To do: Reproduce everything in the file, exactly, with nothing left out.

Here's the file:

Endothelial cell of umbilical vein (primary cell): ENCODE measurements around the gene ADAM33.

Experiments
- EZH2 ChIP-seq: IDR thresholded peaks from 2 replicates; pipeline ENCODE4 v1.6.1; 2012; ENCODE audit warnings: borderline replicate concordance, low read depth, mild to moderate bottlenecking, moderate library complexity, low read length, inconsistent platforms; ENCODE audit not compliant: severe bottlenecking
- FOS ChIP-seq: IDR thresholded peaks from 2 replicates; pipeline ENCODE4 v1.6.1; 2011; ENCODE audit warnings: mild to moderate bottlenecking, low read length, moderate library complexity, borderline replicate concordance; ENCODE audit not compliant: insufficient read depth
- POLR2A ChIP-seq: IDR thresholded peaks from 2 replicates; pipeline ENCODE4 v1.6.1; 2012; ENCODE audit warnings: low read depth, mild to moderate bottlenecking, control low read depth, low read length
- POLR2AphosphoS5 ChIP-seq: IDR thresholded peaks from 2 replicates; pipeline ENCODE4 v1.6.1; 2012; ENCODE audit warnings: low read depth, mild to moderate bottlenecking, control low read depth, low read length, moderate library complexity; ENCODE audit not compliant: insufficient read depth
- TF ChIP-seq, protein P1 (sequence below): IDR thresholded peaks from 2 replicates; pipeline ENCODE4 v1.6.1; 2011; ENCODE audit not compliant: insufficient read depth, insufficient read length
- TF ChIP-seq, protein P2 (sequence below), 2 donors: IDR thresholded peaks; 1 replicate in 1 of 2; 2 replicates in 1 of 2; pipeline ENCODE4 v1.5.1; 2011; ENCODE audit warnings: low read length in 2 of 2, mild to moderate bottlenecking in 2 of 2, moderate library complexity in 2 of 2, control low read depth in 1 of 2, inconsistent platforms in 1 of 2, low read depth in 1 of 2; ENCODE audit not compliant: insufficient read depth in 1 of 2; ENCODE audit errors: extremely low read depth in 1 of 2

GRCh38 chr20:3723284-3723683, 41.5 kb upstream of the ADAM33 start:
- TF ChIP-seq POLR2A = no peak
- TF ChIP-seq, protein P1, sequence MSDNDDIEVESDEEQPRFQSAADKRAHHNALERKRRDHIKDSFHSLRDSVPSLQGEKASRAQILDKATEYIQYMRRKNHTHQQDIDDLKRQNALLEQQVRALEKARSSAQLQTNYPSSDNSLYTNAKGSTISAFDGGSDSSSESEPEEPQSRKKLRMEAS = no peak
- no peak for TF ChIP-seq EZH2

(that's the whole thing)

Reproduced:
Endothelial cell of umbilical vein (primary cell): ENCODE measurements around the gene ADAM33.

Experiments
- EZH2 ChIP-seq: IDR thresholded peaks from 2 replicates; pipeline ENCODE4 v1.6.1; 2012; ENCODE audit warnings: borderline replicate concordance, low read depth, mild to moderate bottlenecking, moderate library complexity, low read length, inconsistent platforms; ENCODE audit not compliant: severe bottlenecking
- FOS ChIP-seq: IDR thresholded peaks from 2 replicates; pipeline ENCODE4 v1.6.1; 2011; ENCODE audit warnings: mild to moderate bottlenecking, low read length, moderate library complexity, borderline replicate concordance; ENCODE audit not compliant: insufficient read depth
- POLR2A ChIP-seq: IDR thresholded peaks from 2 replicates; pipeline ENCODE4 v1.6.1; 2012; ENCODE audit warnings: low read depth, mild to moderate bottlenecking, control low read depth, low read length
- POLR2AphosphoS5 ChIP-seq: IDR thresholded peaks from 2 replicates; pipeline ENCODE4 v1.6.1; 2012; ENCODE audit warnings: low read depth, mild to moderate bottlenecking, control low read depth, low read length, moderate library complexity; ENCODE audit not compliant: insufficient read depth
- TF ChIP-seq, protein P1 (sequence below): IDR thresholded peaks from 2 replicates; pipeline ENCODE4 v1.6.1; 2011; ENCODE audit not compliant: insufficient read depth, insufficient read length
- TF ChIP-seq, protein P2 (sequence below), 2 donors: IDR thresholded peaks; 1 replicate in 1 of 2; 2 replicates in 1 of 2; pipeline ENCODE4 v1.5.1; 2011; ENCODE audit warnings: low read length in 2 of 2, mild to moderate bottlenecking in 2 of 2, moderate library complexity in 2 of 2, control low read depth in 1 of 2, inconsistent platforms in 1 of 2, low read depth in 1 of 2; ENCODE audit not compliant: insufficient read depth in 1 of 2; ENCODE audit errors: extremely low read depth in 1 of 2

GRCh38 chr20:3723284-3723683, 41.5 kb upstream of the ADAM33 start:
- TF ChIP-seq POLR2A = no peak
- TF ChIP-seq, protein P1, sequence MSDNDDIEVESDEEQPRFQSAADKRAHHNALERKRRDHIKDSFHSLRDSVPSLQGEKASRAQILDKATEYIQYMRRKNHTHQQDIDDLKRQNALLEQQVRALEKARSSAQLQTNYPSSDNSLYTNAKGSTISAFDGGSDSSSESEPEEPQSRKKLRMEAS = no peak
- no peak for TF ChIP-seq EZH2